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26 Jun, 2020   |   

Celebrating LGBTQ+ Pride Month

pride marchAs Pride month comes to an end, we reflect on the 50 years since the first Pride celebration and what it means to so many.

For those unfamiliar with Pride, every summer during the month of June in the United States, the LGBTQ+ communities come together for a month-long celebration of love, diversity, and acceptance.

June became Pride Month to commemorate the protest by members of the LGBTQ+ community against a police raid that took place at the Stonewall Inn in New York City on June 28, 1969. This event was pivotal for the gay liberation movement in the U.S. and paved the way for the modern fight for LGBTQ+ rights.

Since then, Pride events continue to draw millions of participants from around the world. These events include parades, marches, concerts, workshops, symposiums, and also memorials for members of the LGBTQ+ community who have lost their lives to hate crimes or HIV/AIDS. Even after all the event cancellations this year due to COVID-19, many cities have held virtual celebrations to keep Pride going strong.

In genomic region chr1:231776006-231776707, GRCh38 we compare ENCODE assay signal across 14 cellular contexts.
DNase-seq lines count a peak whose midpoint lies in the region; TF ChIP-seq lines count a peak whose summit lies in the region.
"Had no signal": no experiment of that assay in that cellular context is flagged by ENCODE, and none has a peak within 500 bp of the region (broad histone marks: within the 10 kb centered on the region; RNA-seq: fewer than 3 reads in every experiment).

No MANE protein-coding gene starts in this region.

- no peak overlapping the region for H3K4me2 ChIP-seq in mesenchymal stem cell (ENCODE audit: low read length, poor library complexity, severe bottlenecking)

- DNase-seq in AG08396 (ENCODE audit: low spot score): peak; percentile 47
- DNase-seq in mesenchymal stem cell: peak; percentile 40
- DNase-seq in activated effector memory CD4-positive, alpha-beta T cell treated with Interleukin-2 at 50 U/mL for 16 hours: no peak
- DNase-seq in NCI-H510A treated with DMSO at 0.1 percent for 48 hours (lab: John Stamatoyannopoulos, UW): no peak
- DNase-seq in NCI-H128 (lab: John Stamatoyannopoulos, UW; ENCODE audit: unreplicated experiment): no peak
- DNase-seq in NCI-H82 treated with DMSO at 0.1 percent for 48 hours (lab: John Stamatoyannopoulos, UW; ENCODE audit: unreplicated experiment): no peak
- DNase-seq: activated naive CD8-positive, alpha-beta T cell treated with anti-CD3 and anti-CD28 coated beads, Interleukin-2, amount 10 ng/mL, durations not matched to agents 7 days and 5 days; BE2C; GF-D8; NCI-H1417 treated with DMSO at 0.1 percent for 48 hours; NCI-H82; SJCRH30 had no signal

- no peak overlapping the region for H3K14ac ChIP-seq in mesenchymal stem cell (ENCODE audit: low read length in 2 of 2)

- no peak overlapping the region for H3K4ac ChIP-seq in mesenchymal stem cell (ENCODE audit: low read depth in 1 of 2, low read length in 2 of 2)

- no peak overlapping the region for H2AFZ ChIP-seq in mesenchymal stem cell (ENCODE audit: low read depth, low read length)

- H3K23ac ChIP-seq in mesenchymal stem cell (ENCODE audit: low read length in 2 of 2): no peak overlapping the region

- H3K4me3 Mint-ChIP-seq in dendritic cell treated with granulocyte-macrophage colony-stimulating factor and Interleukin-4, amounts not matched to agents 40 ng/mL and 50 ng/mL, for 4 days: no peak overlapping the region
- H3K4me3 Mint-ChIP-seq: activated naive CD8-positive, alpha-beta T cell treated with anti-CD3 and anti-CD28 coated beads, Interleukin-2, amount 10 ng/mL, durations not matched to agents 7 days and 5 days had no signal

pride flagMoving forward, we also take into consideration the latest milestone in the fight for LGBTQ+ equality. The U.S. Supreme Court recently ruled in a case affirming that LGBTQ+ workers are protected from discrimination based on sexual orientation and gender identity under Title VII of the Civil Rights Act of 1964.

We take this time to reflect on Pride because one of the four pillars of our mission is to increase understanding, respect and dignity for all. We seek to overcome bigotry and break down barriers of culture, race, ethnicity, religion, gender, sexual orientation and more by using the power of music, education and service. Whether you celebrate as an out-and-proud member of our diverse alumni community, as a supportive ally, or as another person working toward positive change, we celebrate Pride with you.

2 Replies to “Celebrating LGBTQ+ Pride Month”

  1. So glad being gay and part of Up With People is out of the closet and fully supportive. It was one of the beat Pride celebrations every year at reunion.

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